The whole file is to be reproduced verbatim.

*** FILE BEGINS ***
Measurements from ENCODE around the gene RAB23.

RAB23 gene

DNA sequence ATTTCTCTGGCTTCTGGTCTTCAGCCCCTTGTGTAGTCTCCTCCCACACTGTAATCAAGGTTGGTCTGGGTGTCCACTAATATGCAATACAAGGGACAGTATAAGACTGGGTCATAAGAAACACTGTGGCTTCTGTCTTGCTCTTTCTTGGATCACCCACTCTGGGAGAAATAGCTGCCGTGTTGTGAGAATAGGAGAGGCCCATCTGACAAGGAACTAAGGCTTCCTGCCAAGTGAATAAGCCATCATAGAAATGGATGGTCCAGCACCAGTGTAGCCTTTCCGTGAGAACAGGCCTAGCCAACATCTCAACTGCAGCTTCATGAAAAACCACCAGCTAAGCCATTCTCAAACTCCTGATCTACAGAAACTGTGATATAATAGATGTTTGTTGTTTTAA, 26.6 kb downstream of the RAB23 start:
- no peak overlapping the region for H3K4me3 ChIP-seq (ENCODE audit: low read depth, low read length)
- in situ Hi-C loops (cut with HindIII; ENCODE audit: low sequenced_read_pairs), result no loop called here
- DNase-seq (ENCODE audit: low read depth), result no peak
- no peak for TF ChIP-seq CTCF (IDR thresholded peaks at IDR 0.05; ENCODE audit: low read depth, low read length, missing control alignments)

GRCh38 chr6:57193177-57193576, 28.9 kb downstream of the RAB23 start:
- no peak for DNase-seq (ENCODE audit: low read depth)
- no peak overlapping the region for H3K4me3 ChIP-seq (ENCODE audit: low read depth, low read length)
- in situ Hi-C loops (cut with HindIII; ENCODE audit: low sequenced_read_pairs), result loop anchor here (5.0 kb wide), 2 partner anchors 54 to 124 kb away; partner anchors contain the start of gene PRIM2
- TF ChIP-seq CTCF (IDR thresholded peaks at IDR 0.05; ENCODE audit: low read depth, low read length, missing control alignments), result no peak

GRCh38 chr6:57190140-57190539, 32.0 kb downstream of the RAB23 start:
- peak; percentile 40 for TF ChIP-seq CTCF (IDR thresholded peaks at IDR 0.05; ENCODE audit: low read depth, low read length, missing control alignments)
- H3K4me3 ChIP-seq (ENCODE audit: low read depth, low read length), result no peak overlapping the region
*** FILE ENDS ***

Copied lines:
Measurements from ENCODE around the gene RAB23.

RAB23 gene

DNA sequence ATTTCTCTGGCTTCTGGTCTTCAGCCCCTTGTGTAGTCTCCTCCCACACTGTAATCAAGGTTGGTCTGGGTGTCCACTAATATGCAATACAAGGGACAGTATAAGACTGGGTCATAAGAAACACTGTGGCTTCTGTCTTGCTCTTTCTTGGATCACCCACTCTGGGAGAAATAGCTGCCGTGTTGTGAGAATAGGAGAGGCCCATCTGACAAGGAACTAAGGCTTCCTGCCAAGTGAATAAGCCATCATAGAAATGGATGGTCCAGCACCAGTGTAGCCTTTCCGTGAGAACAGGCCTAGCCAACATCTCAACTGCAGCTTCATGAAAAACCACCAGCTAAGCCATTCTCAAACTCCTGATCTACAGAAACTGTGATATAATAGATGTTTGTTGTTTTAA, 26.6 kb downstream of the RAB23 start:
- no peak overlapping the region for H3K4me3 ChIP-seq (ENCODE audit: low read depth, low read length)
- in situ Hi-C loops (cut with HindIII; ENCODE audit: low sequenced_read_pairs), result no loop called here
- DNase-seq (ENCODE audit: low read depth), result no peak
- no peak for TF ChIP-seq CTCF (IDR thresholded peaks at IDR 0.05; ENCODE audit: low read depth, low read length, missing control alignments)

GRCh38 chr6:57193177-57193576, 28.9 kb downstream of the RAB23 start:
- no peak for DNase-seq (ENCODE audit: low read depth)
- no peak overlapping the region for H3K4me3 ChIP-seq (ENCODE audit: low read depth, low read length)
- in situ Hi-C loops (cut with HindIII; ENCODE audit: low sequenced_read_pairs), result loop anchor here (5.0 kb wide), 2 partner anchors 54 to 124 kb away; partner anchors contain the start of gene PRIM2
- TF ChIP-seq CTCF (IDR thresholded peaks at IDR 0.05; ENCODE audit: low read depth, low read length, missing control alignments), result no peak

GRCh38 chr6:57190140-57190539, 32.0 kb downstream of the RAB23 start:
- peak; percentile 40 for TF ChIP-seq CTCF (IDR thresholded peaks at IDR 0.05; ENCODE audit: low read depth, low read length, missing control alignments)
- H3K4me3 ChIP-seq (ENCODE audit: low read depth, low read length), result no peak overlapping the region